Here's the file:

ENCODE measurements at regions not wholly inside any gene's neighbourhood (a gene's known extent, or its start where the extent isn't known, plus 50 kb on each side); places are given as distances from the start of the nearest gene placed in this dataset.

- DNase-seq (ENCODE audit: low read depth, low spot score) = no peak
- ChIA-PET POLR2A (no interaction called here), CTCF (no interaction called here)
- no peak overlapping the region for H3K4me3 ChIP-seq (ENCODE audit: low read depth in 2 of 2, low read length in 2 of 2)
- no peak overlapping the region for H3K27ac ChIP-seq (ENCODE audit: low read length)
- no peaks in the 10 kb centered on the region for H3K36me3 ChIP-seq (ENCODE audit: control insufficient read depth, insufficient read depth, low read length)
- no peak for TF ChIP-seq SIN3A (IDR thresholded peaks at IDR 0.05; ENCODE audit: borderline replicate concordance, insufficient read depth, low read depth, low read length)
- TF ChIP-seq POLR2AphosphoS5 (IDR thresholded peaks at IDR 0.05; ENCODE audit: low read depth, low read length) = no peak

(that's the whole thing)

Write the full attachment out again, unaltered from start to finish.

ENCODE measurements at regions not wholly inside any gene's neighbourhood (a gene's known extent, or its start where the extent isn't known, plus 50 kb on each side); places are given as distances from the start of the nearest gene placed in this dataset.

- DNase-seq (ENCODE audit: low read depth, low spot score) = no peak
- ChIA-PET POLR2A (no interaction called here), CTCF (no interaction called here)
- no peak overlapping the region for H3K4me3 ChIP-seq (ENCODE audit: low read depth in 2 of 2, low read length in 2 of 2)
- no peak overlapping the region for H3K27ac ChIP-seq (ENCODE audit: low read length)
- no peaks in the 10 kb centered on the region for H3K36me3 ChIP-seq (ENCODE audit: control insufficient read depth, insufficient read depth, low read length)
- no peak for TF ChIP-seq SIN3A (IDR thresholded peaks at IDR 0.05; ENCODE audit: borderline replicate concordance, insufficient read depth, low read depth, low read length)
- TF ChIP-seq POLR2AphosphoS5 (IDR thresholded peaks at IDR 0.05; ENCODE audit: low read depth, low read length) = no peak